Get ready for an exciting announcement for the melanoma community

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Analysis and Expansion of the Pediatric Melanoma Outcomes Database Study

Brittani Seynnaeve, MD

Mentor John Kirkwood, MD
Award Type Career Development Award
Institution University of Pittsburgh
Donor Support Generously funded by the Inaugural #GetNakedJax Beach Bash

Melanoma is a type of skin cancer that develops when melanocytes (the cells that give the skin its tan or brown color) grow out of control. It is more dangerous than most other skin cancers because it is much more likely to spread to other parts of the body. In 2021, there will be an estimated 101,280 new cases and 7,180 deaths due to melanoma of the skin. In children, melanoma is the most common skin cancer, yet only makes up less than 1% of the total new melanoma cases. In the teenager and young adult age group, melanoma is the third most common cancer diagnosis.

We know that there are often differences in the way that pediatric melanoma looks on the skin. We also know that parents and doctors often do not know that children can get melanoma. Children often have better outcomes than adults with melanoma, though we don’t know how to predict which children may have their melanoma spread to other parts of their body and cause death. Because of these differences, pediatric melanoma is often caught late and even once diagnosed, doctors often aren’t sure how to treat it. This is a problem because we know that catching melanoma early is very important and can lead to the cancer being an earlier stage and patients requiring less treatment and having better outcomes.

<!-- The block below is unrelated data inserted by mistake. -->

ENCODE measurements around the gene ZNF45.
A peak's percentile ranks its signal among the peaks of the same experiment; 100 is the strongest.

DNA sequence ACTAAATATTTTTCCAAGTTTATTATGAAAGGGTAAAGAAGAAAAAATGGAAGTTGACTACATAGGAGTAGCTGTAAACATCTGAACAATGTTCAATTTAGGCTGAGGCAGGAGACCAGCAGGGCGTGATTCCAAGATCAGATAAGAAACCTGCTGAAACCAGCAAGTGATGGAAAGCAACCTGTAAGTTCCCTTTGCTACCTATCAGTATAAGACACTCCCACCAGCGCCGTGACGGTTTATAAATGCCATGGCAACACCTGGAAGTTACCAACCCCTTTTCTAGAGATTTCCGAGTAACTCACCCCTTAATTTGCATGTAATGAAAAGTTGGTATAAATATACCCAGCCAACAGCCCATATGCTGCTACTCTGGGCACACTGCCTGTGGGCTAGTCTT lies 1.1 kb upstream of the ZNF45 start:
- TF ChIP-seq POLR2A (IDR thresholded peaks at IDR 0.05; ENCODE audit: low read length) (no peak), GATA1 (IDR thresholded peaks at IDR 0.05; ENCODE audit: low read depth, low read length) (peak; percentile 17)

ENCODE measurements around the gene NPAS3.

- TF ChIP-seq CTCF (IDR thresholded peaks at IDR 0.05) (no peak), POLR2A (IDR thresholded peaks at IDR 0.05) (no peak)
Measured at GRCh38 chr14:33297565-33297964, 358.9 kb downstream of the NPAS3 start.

Since pediatric melanoma makes up such a small number of overall melanomas, it has been difficult to study. The goal of this research project is to now study the information from hundreds of pediatric melanoma patients over many years from different hospitals from our retrospective database that we created so that we can better understand pediatric melanoma and be able to create pediatric melanoma treatment guidelines. Our improved understanding and standardization of care will lead to better outcomes for the patients diagnosed with this cancer.

The second part of this study will focus on growing our research groundwork through the creation of a “prospective database” to be able to continually study pediatric melanoma as changes and improvements are made in the care of adult melanoma. We will be able to collect patient information when first diagnosed and over time as they are treated and monitored by their medical team. Pediatric melanoma patients from all over the nation will be able to participate in this important research. We will also include very important information from the patient and parent perspective by asking participants to complete surveys about their experience with melanoma. We believe it is very important not only to increase our ability to treat pediatric melanoma, but to also understand the patient/parent experience during the process. The study will be further enhanced by including access to melanoma tumor samples, as well as photography documentation of the skin lesions before and after treatment, to fully pave the way for ongoing research and improvement of our care of pediatric melanoma.